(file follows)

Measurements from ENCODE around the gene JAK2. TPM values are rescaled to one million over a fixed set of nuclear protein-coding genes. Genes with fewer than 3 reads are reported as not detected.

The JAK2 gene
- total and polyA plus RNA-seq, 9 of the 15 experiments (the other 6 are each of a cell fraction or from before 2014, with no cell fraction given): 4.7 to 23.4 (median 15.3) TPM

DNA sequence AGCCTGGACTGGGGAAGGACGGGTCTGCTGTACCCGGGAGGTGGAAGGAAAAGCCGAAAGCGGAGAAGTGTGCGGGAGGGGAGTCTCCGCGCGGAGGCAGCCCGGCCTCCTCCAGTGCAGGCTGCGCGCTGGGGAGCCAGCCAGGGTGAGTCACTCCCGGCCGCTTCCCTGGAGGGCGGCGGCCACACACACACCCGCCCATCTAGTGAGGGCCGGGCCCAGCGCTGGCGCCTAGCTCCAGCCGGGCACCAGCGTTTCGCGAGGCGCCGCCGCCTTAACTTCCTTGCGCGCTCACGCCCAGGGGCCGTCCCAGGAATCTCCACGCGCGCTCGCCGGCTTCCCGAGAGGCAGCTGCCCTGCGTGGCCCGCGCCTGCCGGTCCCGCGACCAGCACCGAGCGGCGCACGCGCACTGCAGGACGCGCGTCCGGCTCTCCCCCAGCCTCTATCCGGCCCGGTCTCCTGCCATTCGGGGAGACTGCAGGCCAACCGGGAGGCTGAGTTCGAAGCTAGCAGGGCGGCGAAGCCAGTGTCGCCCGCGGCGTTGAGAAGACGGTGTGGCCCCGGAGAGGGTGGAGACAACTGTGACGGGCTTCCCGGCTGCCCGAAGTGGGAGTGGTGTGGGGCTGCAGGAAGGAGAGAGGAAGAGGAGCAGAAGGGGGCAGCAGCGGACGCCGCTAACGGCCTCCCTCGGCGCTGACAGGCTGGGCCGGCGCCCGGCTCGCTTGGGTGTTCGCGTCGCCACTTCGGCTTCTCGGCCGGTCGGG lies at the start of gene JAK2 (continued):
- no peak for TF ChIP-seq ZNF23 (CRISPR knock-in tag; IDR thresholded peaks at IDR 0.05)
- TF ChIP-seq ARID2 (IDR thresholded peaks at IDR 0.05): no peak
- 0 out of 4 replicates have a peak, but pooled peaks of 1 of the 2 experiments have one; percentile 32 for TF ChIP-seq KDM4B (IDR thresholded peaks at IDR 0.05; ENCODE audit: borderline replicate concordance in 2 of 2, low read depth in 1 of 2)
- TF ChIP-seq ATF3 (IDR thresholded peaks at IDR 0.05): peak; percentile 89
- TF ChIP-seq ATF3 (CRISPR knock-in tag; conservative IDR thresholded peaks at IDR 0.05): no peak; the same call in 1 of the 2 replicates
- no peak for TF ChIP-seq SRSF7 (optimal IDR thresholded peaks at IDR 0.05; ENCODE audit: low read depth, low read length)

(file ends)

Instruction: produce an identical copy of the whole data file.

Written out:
Measurements from ENCODE around the gene JAK2. TPM values are rescaled to one million over a fixed set of nuclear protein-coding genes. Genes with fewer than 3 reads are reported as not detected.

The JAK2 gene
- total and polyA plus RNA-seq, 9 of the 15 experiments (the other 6 are each of a cell fraction or from before 2014, with no cell fraction given): 4.7 to 23.4 (median 15.3) TPM

DNA sequence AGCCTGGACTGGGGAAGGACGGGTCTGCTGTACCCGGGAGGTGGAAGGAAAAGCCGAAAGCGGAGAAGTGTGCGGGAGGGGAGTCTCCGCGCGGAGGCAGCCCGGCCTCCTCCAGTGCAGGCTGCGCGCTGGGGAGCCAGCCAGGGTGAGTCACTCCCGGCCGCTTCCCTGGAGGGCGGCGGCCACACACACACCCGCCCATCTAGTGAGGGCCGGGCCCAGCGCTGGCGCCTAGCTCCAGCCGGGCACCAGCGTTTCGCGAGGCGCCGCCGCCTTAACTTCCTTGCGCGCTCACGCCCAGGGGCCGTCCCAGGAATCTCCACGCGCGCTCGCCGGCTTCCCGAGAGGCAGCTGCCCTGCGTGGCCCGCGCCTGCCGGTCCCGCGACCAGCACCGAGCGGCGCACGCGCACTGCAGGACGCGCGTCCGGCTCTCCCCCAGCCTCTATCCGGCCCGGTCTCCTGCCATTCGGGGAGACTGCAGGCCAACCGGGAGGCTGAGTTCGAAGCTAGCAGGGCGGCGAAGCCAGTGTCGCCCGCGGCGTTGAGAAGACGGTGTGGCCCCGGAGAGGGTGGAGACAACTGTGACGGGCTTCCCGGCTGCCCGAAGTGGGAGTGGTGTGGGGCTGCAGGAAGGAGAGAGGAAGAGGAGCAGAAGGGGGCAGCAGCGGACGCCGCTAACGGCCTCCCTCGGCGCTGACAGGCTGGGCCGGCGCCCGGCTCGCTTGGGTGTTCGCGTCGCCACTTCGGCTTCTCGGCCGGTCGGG lies at the start of gene JAK2 (continued):
- no peak for TF ChIP-seq ZNF23 (CRISPR knock-in tag; IDR thresholded peaks at IDR 0.05)
- TF ChIP-seq ARID2 (IDR thresholded peaks at IDR 0.05): no peak
- 0 out of 4 replicates have a peak, but pooled peaks of 1 of the 2 experiments have one; percentile 32 for TF ChIP-seq KDM4B (IDR thresholded peaks at IDR 0.05; ENCODE audit: borderline replicate concordance in 2 of 2, low read depth in 1 of 2)
- TF ChIP-seq ATF3 (IDR thresholded peaks at IDR 0.05): peak; percentile 89
- TF ChIP-seq ATF3 (CRISPR knock-in tag; conservative IDR thresholded peaks at IDR 0.05): no peak; the same call in 1 of the 2 replicates
- no peak for TF ChIP-seq SRSF7 (optimal IDR thresholded peaks at IDR 0.05; ENCODE audit: low read depth, low read length)